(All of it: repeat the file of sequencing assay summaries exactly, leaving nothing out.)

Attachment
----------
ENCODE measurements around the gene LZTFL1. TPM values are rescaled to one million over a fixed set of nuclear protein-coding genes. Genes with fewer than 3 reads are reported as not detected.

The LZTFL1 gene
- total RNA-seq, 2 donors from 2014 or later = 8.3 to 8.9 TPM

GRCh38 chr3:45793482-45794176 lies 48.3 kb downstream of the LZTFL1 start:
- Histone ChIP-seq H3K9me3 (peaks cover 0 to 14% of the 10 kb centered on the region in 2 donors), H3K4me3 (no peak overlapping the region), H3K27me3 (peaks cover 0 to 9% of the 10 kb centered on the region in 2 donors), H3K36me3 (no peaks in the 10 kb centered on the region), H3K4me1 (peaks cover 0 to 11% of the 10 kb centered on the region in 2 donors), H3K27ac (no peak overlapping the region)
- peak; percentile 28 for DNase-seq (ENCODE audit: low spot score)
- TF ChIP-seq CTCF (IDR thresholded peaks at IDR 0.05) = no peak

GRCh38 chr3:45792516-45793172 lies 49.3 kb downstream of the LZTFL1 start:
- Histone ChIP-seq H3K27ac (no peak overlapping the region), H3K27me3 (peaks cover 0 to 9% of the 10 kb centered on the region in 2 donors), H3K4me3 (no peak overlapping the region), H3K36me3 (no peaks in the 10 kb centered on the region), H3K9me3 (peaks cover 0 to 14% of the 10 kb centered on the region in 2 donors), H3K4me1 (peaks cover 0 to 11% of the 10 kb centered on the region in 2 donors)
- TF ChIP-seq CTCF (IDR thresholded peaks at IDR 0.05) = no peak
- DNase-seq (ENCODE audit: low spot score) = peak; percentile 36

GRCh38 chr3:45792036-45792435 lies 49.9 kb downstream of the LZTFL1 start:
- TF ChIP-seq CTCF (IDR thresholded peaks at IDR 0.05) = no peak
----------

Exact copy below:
ENCODE measurements around the gene LZTFL1. TPM values are rescaled to one million over a fixed set of nuclear protein-coding genes. Genes with fewer than 3 reads are reported as not detected.

The LZTFL1 gene
- total RNA-seq, 2 donors from 2014 or later = 8.3 to 8.9 TPM

GRCh38 chr3:45793482-45794176 lies 48.3 kb downstream of the LZTFL1 start:
- Histone ChIP-seq H3K9me3 (peaks cover 0 to 14% of the 10 kb centered on the region in 2 donors), H3K4me3 (no peak overlapping the region), H3K27me3 (peaks cover 0 to 9% of the 10 kb centered on the region in 2 donors), H3K36me3 (no peaks in the 10 kb centered on the region), H3K4me1 (peaks cover 0 to 11% of the 10 kb centered on the region in 2 donors), H3K27ac (no peak overlapping the region)
- peak; percentile 28 for DNase-seq (ENCODE audit: low spot score)
- TF ChIP-seq CTCF (IDR thresholded peaks at IDR 0.05) = no peak

GRCh38 chr3:45792516-45793172 lies 49.3 kb downstream of the LZTFL1 start:
- Histone ChIP-seq H3K27ac (no peak overlapping the region), H3K27me3 (peaks cover 0 to 9% of the 10 kb centered on the region in 2 donors), H3K4me3 (no peak overlapping the region), H3K36me3 (no peaks in the 10 kb centered on the region), H3K9me3 (peaks cover 0 to 14% of the 10 kb centered on the region in 2 donors), H3K4me1 (peaks cover 0 to 11% of the 10 kb centered on the region in 2 donors)
- TF ChIP-seq CTCF (IDR thresholded peaks at IDR 0.05) = no peak
- DNase-seq (ENCODE audit: low spot score) = peak; percentile 36

GRCh38 chr3:45792036-45792435 lies 49.9 kb downstream of the LZTFL1 start:
- TF ChIP-seq CTCF (IDR thresholded peaks at IDR 0.05) = no peak